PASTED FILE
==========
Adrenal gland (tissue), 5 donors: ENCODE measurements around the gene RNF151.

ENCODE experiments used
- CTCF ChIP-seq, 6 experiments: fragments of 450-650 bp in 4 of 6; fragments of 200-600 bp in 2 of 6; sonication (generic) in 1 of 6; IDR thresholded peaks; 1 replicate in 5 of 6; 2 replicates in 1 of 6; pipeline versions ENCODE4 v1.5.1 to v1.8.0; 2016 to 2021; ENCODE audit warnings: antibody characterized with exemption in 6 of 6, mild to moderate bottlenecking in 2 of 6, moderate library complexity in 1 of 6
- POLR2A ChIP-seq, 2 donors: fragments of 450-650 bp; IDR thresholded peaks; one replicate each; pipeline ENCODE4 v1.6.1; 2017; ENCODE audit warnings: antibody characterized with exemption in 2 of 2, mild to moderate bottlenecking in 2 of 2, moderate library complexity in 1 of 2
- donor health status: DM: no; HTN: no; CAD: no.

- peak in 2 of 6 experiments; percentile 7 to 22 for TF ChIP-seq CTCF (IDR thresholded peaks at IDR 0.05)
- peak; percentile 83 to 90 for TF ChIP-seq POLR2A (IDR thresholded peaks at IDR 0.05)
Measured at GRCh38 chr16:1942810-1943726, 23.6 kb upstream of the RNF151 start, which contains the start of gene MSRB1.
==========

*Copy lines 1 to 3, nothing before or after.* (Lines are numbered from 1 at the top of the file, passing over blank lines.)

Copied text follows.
Adrenal gland (tissue), 5 donors: ENCODE measurements around the gene RNF151.

ENCODE experiments used
- CTCF ChIP-seq, 6 experiments: fragments of 450-650 bp in 4 of 6; fragments of 200-600 bp in 2 of 6; sonication (generic) in 1 of 6; IDR thresholded peaks; 1 replicate in 5 of 6; 2 replicates in 1 of 6; pipeline versions ENCODE4 v1.5.1 to v1.8.0; 2016 to 2021; ENCODE audit warnings: antibody characterized with exemption in 6 of 6, mild to moderate bottlenecking in 2 of 6, moderate library complexity in 1 of 6